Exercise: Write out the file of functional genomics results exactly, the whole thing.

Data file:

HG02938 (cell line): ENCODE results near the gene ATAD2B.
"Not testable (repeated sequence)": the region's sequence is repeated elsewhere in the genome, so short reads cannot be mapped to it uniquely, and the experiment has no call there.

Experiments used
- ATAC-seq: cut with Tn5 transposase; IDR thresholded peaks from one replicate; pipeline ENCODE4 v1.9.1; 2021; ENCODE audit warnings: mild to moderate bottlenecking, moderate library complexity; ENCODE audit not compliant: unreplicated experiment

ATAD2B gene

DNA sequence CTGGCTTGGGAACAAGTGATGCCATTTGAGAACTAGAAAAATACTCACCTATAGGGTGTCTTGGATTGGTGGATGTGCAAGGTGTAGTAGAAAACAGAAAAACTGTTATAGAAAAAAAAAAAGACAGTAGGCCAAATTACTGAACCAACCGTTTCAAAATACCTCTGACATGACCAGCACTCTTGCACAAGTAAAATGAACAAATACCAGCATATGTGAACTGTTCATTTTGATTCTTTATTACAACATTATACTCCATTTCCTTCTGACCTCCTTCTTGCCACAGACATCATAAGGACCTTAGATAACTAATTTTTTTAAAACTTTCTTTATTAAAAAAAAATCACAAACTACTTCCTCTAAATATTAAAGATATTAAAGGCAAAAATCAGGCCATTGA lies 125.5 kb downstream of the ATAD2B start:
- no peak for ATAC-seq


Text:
HG02938 (cell line): ENCODE results near the gene ATAD2B.
"Not testable (repeated sequence)": the region's sequence is repeated elsewhere in the genome, so short reads cannot be mapped to it uniquely, and the experiment has no call there.

Experiments used
- ATAC-seq: cut with Tn5 transposase; IDR thresholded peaks from one replicate; pipeline ENCODE4 v1.9.1; 2021; ENCODE audit warnings: mild to moderate bottlenecking, moderate library complexity; ENCODE audit not compliant: unreplicated experiment

ATAD2B gene

DNA sequence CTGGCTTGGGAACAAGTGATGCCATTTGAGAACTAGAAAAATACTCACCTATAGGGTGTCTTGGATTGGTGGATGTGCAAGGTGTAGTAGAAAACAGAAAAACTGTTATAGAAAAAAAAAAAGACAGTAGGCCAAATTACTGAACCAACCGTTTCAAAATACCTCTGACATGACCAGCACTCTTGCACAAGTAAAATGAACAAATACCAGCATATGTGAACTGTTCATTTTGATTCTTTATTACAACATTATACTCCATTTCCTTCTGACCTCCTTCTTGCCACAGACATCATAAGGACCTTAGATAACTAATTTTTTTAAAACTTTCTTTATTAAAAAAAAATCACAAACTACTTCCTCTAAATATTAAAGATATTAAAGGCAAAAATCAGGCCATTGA lies 125.5 kb downstream of the ATAD2B start:
- no peak for ATAC-seq